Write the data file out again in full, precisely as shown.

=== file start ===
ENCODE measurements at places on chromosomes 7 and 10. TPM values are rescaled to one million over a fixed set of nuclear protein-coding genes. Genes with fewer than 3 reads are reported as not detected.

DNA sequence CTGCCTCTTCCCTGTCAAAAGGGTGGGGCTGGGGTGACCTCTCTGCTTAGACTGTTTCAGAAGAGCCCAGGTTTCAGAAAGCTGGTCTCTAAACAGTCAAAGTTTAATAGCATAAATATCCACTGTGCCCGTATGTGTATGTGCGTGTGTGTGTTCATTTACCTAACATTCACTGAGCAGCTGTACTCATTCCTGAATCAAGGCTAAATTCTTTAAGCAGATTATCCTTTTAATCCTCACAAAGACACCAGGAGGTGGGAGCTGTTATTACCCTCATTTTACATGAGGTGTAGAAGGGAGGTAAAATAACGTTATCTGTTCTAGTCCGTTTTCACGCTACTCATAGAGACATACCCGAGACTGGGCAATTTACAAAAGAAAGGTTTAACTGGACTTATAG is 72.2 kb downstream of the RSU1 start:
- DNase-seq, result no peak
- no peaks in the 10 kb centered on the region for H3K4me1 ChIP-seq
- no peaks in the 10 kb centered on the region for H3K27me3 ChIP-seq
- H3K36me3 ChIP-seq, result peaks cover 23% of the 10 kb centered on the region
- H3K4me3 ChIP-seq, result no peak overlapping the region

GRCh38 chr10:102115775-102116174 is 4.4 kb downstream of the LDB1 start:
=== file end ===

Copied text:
ENCODE measurements at places on chromosomes 7 and 10. TPM values are rescaled to one million over a fixed set of nuclear protein-coding genes. Genes with fewer than 3 reads are reported as not detected.

DNA sequence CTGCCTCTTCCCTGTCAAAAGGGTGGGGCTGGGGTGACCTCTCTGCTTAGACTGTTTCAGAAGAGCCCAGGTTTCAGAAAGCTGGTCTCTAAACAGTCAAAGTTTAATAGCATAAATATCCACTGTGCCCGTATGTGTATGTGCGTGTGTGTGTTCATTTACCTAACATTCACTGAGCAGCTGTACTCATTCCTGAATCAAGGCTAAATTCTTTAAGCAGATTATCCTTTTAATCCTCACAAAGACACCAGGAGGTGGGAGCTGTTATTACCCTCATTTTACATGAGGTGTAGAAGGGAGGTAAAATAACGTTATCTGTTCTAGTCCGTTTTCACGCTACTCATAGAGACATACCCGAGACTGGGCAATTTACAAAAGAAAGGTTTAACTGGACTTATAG is 72.2 kb downstream of the RSU1 start:
- DNase-seq, result no peak
- no peaks in the 10 kb centered on the region for H3K4me1 ChIP-seq
- no peaks in the 10 kb centered on the region for H3K27me3 ChIP-seq
- H3K36me3 ChIP-seq, result peaks cover 23% of the 10 kb centered on the region
- H3K4me3 ChIP-seq, result no peak overlapping the region

GRCh38 chr10:102115775-102116174 is 4.4 kb downstream of the LDB1 start: